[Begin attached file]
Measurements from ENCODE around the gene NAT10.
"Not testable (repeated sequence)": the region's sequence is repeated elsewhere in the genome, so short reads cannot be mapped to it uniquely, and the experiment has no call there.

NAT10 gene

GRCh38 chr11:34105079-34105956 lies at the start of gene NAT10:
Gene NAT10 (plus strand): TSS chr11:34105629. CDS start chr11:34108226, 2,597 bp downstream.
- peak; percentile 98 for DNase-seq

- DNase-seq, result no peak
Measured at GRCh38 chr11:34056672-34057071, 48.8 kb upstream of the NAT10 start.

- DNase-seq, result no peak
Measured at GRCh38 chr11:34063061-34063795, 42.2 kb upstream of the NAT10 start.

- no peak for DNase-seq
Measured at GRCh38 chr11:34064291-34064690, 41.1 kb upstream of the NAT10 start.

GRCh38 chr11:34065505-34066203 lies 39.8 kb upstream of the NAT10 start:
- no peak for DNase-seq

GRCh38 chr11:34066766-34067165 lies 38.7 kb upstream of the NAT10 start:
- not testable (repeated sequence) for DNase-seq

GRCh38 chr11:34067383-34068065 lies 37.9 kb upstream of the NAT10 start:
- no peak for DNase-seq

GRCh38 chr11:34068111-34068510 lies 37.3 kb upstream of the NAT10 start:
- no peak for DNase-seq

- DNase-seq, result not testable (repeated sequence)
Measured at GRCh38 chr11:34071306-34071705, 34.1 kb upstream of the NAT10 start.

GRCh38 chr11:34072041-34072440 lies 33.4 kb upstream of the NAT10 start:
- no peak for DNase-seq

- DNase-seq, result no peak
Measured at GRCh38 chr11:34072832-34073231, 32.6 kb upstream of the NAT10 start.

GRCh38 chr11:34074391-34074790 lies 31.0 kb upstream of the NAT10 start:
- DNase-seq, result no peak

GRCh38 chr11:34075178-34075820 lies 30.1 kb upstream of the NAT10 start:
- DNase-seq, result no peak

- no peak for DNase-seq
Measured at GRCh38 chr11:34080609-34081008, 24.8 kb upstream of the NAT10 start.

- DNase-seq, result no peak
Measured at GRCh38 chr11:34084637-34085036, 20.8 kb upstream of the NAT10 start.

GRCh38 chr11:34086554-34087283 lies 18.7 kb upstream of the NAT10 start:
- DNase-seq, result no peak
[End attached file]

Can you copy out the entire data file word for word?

Measurements from ENCODE around the gene NAT10.
"Not testable (repeated sequence)": the region's sequence is repeated elsewhere in the genome, so short reads cannot be mapped to it uniquely, and the experiment has no call there.

NAT10 gene

GRCh38 chr11:34105079-34105956 lies at the start of gene NAT10:
Gene NAT10 (plus strand): TSS chr11:34105629. CDS start chr11:34108226, 2,597 bp downstream.
- peak; percentile 98 for DNase-seq

- DNase-seq, result no peak
Measured at GRCh38 chr11:34056672-34057071, 48.8 kb upstream of the NAT10 start.

- DNase-seq, result no peak
Measured at GRCh38 chr11:34063061-34063795, 42.2 kb upstream of the NAT10 start.

- no peak for DNase-seq
Measured at GRCh38 chr11:34064291-34064690, 41.1 kb upstream of the NAT10 start.

GRCh38 chr11:34065505-34066203 lies 39.8 kb upstream of the NAT10 start:
- no peak for DNase-seq

GRCh38 chr11:34066766-34067165 lies 38.7 kb upstream of the NAT10 start:
- not testable (repeated sequence) for DNase-seq

GRCh38 chr11:34067383-34068065 lies 37.9 kb upstream of the NAT10 start:
- no peak for DNase-seq

GRCh38 chr11:34068111-34068510 lies 37.3 kb upstream of the NAT10 start:
- no peak for DNase-seq

- DNase-seq, result not testable (repeated sequence)
Measured at GRCh38 chr11:34071306-34071705, 34.1 kb upstream of the NAT10 start.

GRCh38 chr11:34072041-34072440 lies 33.4 kb upstream of the NAT10 start:
- no peak for DNase-seq

- DNase-seq, result no peak
Measured at GRCh38 chr11:34072832-34073231, 32.6 kb upstream of the NAT10 start.

GRCh38 chr11:34074391-34074790 lies 31.0 kb upstream of the NAT10 start:
- DNase-seq, result no peak

GRCh38 chr11:34075178-34075820 lies 30.1 kb upstream of the NAT10 start:
- DNase-seq, result no peak

- no peak for DNase-seq
Measured at GRCh38 chr11:34080609-34081008, 24.8 kb upstream of the NAT10 start.

- DNase-seq, result no peak
Measured at GRCh38 chr11:34084637-34085036, 20.8 kb upstream of the NAT10 start.

GRCh38 chr11:34086554-34087283 lies 18.7 kb upstream of the NAT10 start:
- DNase-seq, result no peak